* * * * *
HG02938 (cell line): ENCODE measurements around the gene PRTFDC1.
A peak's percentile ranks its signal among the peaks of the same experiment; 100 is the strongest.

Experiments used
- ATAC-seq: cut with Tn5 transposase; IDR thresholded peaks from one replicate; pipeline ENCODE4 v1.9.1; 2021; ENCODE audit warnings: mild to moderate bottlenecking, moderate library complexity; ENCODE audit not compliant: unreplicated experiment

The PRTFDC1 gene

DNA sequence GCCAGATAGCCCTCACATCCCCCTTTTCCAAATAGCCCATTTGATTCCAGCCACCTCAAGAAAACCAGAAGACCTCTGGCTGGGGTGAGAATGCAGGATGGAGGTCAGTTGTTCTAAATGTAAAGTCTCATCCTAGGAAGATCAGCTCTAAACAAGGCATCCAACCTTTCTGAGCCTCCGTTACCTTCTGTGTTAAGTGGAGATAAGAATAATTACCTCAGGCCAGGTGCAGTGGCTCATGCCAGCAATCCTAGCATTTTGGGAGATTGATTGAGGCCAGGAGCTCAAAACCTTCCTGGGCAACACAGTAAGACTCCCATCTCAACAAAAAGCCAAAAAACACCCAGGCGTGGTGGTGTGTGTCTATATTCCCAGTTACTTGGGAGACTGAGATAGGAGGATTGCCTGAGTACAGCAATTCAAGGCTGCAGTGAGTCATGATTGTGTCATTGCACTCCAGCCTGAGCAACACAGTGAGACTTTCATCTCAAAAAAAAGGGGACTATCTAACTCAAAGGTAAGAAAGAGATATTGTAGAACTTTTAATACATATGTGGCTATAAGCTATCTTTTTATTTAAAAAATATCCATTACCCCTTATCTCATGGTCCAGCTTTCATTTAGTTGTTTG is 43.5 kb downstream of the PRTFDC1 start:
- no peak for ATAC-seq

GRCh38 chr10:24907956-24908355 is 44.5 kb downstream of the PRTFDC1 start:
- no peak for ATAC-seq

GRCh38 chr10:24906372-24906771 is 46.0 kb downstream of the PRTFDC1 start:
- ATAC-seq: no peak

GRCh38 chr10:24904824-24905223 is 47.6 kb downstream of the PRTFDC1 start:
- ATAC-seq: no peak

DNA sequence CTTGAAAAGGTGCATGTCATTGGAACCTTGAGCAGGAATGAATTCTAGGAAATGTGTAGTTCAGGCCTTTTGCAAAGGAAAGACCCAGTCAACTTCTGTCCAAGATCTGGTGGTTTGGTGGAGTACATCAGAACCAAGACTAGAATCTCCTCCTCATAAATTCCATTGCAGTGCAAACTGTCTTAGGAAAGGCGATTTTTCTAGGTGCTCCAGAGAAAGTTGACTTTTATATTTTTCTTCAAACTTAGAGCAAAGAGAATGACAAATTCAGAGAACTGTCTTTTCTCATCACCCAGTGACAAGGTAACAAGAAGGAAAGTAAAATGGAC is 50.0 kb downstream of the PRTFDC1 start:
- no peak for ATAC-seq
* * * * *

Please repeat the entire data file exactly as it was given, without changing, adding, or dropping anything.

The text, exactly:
HG02938 (cell line): ENCODE measurements around the gene PRTFDC1.
A peak's percentile ranks its signal among the peaks of the same experiment; 100 is the strongest.

Experiments used
- ATAC-seq: cut with Tn5 transposase; IDR thresholded peaks from one replicate; pipeline ENCODE4 v1.9.1; 2021; ENCODE audit warnings: mild to moderate bottlenecking, moderate library complexity; ENCODE audit not compliant: unreplicated experiment

The PRTFDC1 gene

DNA sequence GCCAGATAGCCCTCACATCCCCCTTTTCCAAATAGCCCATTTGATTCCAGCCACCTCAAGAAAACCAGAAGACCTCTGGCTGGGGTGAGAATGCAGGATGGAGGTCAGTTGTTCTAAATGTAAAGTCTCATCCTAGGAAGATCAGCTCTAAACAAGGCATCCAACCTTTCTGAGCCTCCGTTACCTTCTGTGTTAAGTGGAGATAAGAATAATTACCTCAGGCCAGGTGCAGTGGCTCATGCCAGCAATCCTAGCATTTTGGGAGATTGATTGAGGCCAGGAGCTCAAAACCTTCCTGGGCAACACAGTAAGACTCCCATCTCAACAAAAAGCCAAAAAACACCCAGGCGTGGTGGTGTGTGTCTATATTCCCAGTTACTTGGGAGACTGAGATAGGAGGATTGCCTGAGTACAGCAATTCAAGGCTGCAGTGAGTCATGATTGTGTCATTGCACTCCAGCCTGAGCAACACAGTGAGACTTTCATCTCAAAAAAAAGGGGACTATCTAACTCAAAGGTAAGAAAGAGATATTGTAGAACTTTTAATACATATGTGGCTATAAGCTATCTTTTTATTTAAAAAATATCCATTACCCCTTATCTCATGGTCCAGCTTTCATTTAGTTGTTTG is 43.5 kb downstream of the PRTFDC1 start:
- no peak for ATAC-seq

GRCh38 chr10:24907956-24908355 is 44.5 kb downstream of the PRTFDC1 start:
- no peak for ATAC-seq

GRCh38 chr10:24906372-24906771 is 46.0 kb downstream of the PRTFDC1 start:
- ATAC-seq: no peak

GRCh38 chr10:24904824-24905223 is 47.6 kb downstream of the PRTFDC1 start:
- ATAC-seq: no peak

DNA sequence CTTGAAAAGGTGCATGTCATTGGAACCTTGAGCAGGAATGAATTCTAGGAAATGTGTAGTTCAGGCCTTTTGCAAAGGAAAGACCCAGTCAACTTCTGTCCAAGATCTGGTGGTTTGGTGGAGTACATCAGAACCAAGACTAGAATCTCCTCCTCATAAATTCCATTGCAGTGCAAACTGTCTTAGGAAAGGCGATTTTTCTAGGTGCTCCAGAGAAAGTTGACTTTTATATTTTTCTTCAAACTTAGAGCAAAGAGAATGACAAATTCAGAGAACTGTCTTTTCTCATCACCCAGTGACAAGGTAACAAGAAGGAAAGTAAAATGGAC is 50.0 kb downstream of the PRTFDC1 start:
- no peak for ATAC-seq